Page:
Jazz flutist Galen Abdur-Razzaq recalled working as a music teacher at a high school in East Orange, N.J., during the early 1980s when a principal threatened to “take me outside and fight. One of the band members had to hold me back,” Abdur-Razzaq, now 71, recently recalled by phone from his Orlando-area home.
He had refused to work cafeteria duty as the principal had ordered, and that didn’t sit well with his boss. That run-in with the principal ended the Montclair, New Jersey, native’s short-lived school teaching career. “I couldn’t do it any more,” lamented Abdur-Razzaq, who studied at Boston’s renown Berklee College of Music.
For the past 38 years, Abdur-Razzaq has instead been touring colleges across the country to teach young men and women about the history of jazz and the Civil Rights movement, which Abdur-Razzaq lived through.
Abdur-Razzaq will bring his Civil Rights lessons and the music of his jazz quartet, which includes a pianist, bassist and drummer, to Bloomsburg University’s Carver Hall Tuesday, Feb. 26, for a free lecture and performance from 7-8:30 p.m.
BU is among over 100 colleges Abdur-Razzaq will visit this year with stories like the late John F. Kennedy’s 1963 presidential pardon of a black man, an unheard act during the Civil Rights era. JFK granted the pardon to jazz pianist Hampton Hawes after Hawes’ conviction for heroin possession. “JFK went to see (Hawes) perform as president and liked him so much he pardoned him,” Abdur-Razzaq said. “That a president would commute and African-American’s sentence was unbelievable.”
Abdur-Razzaq also speaks about the little-known contributions to the Civil Rights movement of white musical artists like crooners Frank Sinatra and Tony Bennett and late composer Leonard Bernstein. Bernstein helped fund the Black Panther party for a time, according to Abdur-Razzaq. “I call them the messengers” Abdur-Razzaq said of jazz musicians. “They’re just as important as the prophets on the planet. Well, maybe not to that degree. But they were unbelievable messengers. If you’re blessed enough to understand the music, you’re able to benefit from what they had to say through their instruments.”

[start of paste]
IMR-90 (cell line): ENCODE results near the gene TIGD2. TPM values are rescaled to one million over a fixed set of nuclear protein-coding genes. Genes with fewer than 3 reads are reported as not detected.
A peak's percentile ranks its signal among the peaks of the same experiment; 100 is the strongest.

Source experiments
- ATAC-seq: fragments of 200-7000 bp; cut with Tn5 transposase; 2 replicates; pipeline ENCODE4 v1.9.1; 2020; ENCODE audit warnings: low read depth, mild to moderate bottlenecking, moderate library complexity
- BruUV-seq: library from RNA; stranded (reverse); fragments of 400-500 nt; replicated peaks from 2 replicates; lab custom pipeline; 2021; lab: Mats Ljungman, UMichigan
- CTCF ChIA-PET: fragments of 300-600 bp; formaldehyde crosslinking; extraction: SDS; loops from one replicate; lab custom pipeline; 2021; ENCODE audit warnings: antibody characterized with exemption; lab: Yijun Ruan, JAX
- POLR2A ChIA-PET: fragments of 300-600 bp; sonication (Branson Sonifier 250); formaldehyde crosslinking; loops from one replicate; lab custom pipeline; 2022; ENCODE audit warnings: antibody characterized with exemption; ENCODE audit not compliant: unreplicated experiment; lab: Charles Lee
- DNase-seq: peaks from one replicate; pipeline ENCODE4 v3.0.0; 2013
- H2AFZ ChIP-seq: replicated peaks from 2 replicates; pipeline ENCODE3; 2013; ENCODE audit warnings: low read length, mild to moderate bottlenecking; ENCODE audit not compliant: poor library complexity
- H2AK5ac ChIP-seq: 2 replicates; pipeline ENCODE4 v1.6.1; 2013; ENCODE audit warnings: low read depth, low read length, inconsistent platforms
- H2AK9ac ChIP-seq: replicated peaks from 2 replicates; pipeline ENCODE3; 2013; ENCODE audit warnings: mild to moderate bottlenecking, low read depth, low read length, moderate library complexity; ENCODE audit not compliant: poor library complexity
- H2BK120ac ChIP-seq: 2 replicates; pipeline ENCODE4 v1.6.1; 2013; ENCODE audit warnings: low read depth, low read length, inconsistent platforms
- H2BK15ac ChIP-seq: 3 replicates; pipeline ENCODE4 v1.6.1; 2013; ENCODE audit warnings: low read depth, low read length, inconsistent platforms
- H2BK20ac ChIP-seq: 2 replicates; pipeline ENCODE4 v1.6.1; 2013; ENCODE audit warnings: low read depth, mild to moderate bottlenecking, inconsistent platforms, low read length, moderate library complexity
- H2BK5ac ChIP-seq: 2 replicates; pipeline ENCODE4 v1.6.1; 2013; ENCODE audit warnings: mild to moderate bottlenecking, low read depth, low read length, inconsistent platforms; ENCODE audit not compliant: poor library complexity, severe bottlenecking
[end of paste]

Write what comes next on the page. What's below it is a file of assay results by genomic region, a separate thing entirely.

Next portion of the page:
Abdur-Razzaq’s musical lineage might be described as royal. He counts jazz saxophonist Jimmy Heath, now in his 90s, as his musical mentor. Heath performed alongside jazz legends John Coltrane and Charlie Parker during the big band era of he 1940s, and Heath would later replace Coltrane in a group led by Miles Davis. Abdur-Razzaq, who talks with Heath weekly to this day, said he met his future mentor while in his 20s and attending Saturday afternoon musical workshops in Harlem.
Abdur-Razzaq fell in love with the flute at the early age of 10 when he heard a teacher play the instrument at school. “He didn’t play it all that well,” Abdur-Razzaq said with a laugh, “but I loved the sound of it. I was hooked. I had a love for the drums (as well). But after my mom told me I couldn’t play the drums, I said, ‘No problem.’ I fell in love with the flute. I just heard it once and thought it was the most beautiful sounding instrument.”
Abdur-Razzaq, who owns an Orlando-based musical entertainment company called Flute Juice Productions, will also host a Poetry of Jazz workshop earlier that day at Carver Hall, from 1-2 p.m. The afternoon workshop will feature Abdur-Razzaq with BU student musicians and poets, as well as community members from the River Poets in Bloomsburg.
The workshop and the evening presentation are free and open to the public. Bloomsburg University’s College of Liberal Arts, Celebrity Artist Series and Multicultural Affairs sponsor both events. For additional information, contact the university box office at: 570-389-4409.
Bloomsburg University is one of 14 universities in Pennsylvania’s State System of Higher Education. The university serves approximately 8,900 students, offering comprehensive programs of study in the colleges of Education, Business, Liberal Arts and Science and Technology.